we complete port to Qt toolkit. Until then, there is a bootable USB stick
that boots on most computers, and has its own environment, including a
persistent home directory. There are exceptions-- select laptops that
stubbornly lock down their EFI making them not fully compliant with
bootable USB stick format. Examples of this that I observed include select
Apple hardware (as part of their ongoing "we know better than the user"
walled garden initiative) and a few Dell and Alienware machines (in other
words, select companies in close relationships with Microsoft).
> >> Btw-- are there poisonous spiders lurking in the Pd-extended
makefiles? Just reading this thread and seeing alternatives like "let's
just port apt to some proprietary OSes" seems odd to me…
> > I agree. I, for one, say let’s make sure the makefiles work well before
getting into package management (if at all).
> >> So I guess I'll add my own idea to this mix: how about replacing every
single external binary with an abstraction? Then the external libs become
portable without having to compile a single thing. Plus any Pd user
willing to click the object can potentially fix bugs or make improvements.
Sure, you can't do Gem and some of the fancy stuff, but those are details.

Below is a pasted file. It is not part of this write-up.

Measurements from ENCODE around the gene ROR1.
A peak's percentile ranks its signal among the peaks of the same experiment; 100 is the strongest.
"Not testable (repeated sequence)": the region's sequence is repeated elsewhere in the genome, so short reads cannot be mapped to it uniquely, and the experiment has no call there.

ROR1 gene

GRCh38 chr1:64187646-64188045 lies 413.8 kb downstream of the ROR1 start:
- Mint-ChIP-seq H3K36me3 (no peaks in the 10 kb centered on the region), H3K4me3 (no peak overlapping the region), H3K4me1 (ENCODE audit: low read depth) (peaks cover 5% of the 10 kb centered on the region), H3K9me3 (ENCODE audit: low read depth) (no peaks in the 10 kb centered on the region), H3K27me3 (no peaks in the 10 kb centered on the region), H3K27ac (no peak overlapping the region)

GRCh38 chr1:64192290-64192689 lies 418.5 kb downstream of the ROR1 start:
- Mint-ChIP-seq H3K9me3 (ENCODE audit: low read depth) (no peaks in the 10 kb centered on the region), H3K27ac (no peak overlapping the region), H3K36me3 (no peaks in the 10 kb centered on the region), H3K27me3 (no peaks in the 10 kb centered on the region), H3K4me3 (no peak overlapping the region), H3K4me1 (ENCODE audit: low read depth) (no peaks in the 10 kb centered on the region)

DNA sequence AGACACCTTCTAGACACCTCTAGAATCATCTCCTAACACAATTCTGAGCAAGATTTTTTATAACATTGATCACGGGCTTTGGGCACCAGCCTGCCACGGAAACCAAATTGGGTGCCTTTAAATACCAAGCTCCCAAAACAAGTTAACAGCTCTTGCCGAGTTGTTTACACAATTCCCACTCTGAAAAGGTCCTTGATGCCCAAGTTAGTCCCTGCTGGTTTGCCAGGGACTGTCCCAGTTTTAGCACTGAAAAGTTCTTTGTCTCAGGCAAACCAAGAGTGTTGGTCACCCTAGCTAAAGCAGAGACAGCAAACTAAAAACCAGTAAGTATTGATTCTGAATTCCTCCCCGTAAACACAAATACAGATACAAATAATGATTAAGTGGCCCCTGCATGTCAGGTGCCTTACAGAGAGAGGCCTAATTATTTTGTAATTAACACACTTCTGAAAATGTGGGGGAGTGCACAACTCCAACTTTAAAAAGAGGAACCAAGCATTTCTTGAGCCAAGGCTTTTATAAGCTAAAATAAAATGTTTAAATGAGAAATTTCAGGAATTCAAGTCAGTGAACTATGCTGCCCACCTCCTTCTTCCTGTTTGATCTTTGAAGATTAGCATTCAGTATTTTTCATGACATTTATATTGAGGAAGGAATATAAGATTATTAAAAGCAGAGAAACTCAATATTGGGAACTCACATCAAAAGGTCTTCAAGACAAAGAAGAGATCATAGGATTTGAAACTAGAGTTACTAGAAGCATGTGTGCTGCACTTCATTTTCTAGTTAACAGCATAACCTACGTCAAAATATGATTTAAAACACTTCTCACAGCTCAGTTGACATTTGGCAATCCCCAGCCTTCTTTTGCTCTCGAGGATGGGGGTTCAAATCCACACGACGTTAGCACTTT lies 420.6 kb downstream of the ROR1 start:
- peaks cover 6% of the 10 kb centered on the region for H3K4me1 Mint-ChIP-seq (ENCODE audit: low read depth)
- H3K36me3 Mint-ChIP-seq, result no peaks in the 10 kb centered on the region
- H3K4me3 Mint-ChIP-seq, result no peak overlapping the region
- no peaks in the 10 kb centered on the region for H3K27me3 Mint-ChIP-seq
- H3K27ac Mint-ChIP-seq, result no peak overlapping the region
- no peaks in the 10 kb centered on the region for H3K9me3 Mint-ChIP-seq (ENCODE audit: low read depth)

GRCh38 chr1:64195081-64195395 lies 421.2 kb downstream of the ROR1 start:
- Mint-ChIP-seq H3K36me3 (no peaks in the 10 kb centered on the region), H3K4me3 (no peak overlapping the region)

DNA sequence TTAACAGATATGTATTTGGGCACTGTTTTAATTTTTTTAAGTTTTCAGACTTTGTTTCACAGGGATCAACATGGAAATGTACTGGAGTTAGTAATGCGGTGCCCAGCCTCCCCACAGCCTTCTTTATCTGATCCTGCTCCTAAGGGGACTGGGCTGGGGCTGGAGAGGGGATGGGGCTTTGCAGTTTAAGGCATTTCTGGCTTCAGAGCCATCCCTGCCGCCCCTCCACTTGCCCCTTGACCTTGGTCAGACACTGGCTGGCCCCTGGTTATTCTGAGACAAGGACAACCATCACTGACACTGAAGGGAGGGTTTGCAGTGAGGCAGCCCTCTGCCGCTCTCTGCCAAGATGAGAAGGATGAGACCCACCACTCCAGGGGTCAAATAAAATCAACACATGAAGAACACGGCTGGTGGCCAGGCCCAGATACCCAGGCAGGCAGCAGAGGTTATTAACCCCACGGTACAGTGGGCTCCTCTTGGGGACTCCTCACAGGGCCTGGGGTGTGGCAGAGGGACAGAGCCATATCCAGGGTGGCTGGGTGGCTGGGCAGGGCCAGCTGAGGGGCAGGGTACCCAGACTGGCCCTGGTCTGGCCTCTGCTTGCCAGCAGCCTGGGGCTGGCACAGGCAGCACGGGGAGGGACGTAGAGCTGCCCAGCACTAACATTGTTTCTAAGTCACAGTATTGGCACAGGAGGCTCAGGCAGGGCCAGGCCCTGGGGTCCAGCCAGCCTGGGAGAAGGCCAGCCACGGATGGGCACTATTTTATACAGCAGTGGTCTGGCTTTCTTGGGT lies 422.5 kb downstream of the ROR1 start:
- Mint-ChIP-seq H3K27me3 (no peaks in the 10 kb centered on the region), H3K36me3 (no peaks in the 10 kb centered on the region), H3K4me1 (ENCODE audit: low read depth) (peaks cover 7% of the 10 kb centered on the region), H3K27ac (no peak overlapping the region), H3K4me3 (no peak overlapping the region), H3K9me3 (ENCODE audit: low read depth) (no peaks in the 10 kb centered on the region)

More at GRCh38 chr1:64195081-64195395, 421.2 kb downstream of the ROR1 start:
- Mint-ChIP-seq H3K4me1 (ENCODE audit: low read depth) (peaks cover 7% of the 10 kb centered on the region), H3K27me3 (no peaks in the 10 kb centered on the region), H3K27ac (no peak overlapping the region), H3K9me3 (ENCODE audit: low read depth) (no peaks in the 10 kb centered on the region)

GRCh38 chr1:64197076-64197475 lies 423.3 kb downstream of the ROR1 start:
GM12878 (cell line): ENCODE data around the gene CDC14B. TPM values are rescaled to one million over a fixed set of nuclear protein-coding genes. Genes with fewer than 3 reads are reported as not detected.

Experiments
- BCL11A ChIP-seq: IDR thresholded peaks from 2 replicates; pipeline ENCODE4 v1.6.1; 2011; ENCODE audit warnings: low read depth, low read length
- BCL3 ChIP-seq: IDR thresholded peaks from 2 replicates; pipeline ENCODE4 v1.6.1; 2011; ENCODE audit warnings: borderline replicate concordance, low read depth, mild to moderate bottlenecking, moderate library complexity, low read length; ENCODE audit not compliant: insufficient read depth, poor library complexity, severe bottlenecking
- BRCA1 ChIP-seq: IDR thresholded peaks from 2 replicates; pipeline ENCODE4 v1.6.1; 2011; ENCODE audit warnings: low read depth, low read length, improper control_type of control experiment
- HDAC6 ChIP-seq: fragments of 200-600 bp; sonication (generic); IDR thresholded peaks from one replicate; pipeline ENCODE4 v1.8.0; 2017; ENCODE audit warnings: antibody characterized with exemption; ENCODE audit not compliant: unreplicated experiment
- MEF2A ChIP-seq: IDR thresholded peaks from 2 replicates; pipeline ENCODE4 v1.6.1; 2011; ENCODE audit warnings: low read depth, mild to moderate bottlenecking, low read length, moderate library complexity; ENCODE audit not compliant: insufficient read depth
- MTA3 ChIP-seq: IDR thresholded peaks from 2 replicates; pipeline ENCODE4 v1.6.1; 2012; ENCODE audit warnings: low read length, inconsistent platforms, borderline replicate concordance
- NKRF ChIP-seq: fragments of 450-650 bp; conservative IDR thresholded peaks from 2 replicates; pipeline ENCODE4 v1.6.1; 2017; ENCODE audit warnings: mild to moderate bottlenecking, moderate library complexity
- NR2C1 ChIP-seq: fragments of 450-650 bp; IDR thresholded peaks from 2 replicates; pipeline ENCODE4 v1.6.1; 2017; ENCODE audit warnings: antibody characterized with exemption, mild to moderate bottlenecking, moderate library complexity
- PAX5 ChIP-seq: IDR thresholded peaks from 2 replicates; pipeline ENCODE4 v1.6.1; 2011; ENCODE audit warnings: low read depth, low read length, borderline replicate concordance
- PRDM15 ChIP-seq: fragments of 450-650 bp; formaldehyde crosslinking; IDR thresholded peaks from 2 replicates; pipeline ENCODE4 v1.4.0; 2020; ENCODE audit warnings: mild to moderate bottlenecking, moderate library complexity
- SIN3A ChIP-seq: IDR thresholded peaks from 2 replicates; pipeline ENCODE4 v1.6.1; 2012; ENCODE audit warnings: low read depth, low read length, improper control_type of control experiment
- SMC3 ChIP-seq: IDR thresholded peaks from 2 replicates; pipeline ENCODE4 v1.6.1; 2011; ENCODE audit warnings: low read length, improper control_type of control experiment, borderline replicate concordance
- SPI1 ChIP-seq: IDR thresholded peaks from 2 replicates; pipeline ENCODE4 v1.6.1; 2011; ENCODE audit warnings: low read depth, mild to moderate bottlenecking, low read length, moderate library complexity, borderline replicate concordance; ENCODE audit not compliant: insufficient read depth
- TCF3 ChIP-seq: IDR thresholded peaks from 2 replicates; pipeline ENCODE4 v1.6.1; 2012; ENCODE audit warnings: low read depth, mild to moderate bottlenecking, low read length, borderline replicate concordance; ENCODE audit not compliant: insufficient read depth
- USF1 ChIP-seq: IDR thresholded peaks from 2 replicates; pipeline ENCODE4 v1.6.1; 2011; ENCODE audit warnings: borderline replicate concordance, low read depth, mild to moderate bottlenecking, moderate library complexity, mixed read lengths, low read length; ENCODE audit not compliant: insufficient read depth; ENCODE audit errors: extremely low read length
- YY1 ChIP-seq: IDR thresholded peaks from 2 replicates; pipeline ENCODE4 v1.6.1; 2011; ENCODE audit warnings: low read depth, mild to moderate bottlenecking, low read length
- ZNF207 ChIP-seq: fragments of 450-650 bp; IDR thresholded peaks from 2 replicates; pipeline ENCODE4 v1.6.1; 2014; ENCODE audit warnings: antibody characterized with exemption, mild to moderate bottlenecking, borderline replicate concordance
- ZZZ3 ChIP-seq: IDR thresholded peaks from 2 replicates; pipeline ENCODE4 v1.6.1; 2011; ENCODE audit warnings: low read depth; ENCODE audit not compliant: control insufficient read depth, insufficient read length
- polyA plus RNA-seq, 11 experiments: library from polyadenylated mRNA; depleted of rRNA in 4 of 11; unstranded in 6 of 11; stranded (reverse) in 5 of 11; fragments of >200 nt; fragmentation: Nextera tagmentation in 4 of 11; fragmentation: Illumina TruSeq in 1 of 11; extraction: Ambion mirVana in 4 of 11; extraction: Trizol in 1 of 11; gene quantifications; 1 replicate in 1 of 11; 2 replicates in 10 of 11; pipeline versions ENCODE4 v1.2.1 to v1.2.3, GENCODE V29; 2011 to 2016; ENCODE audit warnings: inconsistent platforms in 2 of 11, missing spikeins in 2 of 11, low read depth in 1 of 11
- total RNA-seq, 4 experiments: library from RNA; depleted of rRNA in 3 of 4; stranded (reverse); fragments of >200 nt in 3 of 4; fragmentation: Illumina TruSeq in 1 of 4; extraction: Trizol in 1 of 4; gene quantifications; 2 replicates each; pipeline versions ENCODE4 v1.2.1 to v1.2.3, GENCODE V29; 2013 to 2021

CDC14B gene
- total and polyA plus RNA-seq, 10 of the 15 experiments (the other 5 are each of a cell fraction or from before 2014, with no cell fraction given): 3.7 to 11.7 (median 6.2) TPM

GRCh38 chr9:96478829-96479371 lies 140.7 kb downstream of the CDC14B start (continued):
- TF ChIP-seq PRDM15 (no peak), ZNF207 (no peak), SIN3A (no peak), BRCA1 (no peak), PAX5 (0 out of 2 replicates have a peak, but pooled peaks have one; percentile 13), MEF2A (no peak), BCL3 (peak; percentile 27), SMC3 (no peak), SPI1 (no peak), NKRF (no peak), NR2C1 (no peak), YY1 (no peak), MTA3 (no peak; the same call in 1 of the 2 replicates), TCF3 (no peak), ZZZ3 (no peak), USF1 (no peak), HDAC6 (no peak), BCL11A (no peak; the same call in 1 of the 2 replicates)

This would also increase the incentives for doing development to the core
which makes abstractions faster.
> > rjlib, etc have done some of this already and I’ve followed when I
started reimplementing my abstraction library. Honestly, I don’t think this
community has the resources to tackle an effort like that, regardless of
the technical issues that would need to be fixed. I think it’s far more
pragmatic to work on making it easier to split up the maintenance work on
the existing externals and allow for more people to hep testing, building,
and using them outside of a monolithic Pd-extended release. Again, this
approach has worked for other projects like OpenFrameworks, so I think it
can be applicable to Pd. This way, also, we still allow for the freedom of
the users to step up and dictate which externals they want to keep using
without throwing out all the work and useful source code that already
> > --------
> > Dan Wilcox
> > @danomatika
> > danomatika.com
> > robotcowboy.com